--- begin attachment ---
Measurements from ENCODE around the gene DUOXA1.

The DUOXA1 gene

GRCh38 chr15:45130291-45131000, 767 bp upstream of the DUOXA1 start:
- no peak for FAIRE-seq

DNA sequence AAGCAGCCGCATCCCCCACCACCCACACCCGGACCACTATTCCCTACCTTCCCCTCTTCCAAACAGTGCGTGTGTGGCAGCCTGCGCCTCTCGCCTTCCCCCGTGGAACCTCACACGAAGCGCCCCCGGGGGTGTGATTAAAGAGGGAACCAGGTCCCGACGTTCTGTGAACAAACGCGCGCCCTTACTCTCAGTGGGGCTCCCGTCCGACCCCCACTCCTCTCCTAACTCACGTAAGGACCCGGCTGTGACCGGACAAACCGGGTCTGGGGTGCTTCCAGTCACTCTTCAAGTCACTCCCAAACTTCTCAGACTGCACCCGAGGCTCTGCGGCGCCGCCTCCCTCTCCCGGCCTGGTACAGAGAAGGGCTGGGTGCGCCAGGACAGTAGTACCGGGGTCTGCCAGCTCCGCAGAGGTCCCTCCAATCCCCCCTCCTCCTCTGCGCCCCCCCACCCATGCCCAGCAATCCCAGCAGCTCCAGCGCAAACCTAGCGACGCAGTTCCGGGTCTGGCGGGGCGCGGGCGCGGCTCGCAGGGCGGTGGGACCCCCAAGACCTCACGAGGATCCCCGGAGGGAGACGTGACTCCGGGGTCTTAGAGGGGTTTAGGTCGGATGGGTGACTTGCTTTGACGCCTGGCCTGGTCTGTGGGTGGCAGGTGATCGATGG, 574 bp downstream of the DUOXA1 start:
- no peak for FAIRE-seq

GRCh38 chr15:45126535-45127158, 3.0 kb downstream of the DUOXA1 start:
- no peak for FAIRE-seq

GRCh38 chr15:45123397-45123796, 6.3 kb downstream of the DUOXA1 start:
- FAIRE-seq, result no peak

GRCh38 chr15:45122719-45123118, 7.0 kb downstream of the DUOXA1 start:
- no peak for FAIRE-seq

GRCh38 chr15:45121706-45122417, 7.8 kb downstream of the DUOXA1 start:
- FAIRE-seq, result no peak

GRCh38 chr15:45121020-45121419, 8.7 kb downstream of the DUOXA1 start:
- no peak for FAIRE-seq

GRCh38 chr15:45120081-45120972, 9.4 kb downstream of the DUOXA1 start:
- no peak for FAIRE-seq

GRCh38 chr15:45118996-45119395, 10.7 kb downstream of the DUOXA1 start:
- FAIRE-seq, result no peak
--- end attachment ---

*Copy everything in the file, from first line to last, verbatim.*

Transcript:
Measurements from ENCODE around the gene DUOXA1.

The DUOXA1 gene

GRCh38 chr15:45130291-45131000, 767 bp upstream of the DUOXA1 start:
- no peak for FAIRE-seq

DNA sequence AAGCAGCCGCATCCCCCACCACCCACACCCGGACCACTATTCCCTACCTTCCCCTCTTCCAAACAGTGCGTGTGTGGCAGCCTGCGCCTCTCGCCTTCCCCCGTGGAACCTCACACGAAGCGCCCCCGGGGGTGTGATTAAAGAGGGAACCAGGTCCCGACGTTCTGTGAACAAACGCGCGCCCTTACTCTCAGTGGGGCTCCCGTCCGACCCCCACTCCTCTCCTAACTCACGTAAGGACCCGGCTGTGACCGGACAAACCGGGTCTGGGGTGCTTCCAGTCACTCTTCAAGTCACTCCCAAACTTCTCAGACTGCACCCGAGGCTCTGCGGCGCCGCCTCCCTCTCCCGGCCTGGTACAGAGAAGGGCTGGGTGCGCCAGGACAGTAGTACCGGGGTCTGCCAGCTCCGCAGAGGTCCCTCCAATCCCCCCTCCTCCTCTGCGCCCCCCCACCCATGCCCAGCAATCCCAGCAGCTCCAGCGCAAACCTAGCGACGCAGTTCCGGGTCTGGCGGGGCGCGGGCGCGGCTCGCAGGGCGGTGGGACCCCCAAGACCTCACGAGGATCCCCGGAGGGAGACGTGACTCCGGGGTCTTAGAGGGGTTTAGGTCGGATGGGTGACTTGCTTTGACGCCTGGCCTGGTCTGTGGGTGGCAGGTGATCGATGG, 574 bp downstream of the DUOXA1 start:
- no peak for FAIRE-seq

GRCh38 chr15:45126535-45127158, 3.0 kb downstream of the DUOXA1 start:
- no peak for FAIRE-seq

GRCh38 chr15:45123397-45123796, 6.3 kb downstream of the DUOXA1 start:
- FAIRE-seq, result no peak

GRCh38 chr15:45122719-45123118, 7.0 kb downstream of the DUOXA1 start:
- no peak for FAIRE-seq

GRCh38 chr15:45121706-45122417, 7.8 kb downstream of the DUOXA1 start:
- FAIRE-seq, result no peak

GRCh38 chr15:45121020-45121419, 8.7 kb downstream of the DUOXA1 start:
- no peak for FAIRE-seq

GRCh38 chr15:45120081-45120972, 9.4 kb downstream of the DUOXA1 start:
- no peak for FAIRE-seq

GRCh38 chr15:45118996-45119395, 10.7 kb downstream of the DUOXA1 start:
- FAIRE-seq, result no peak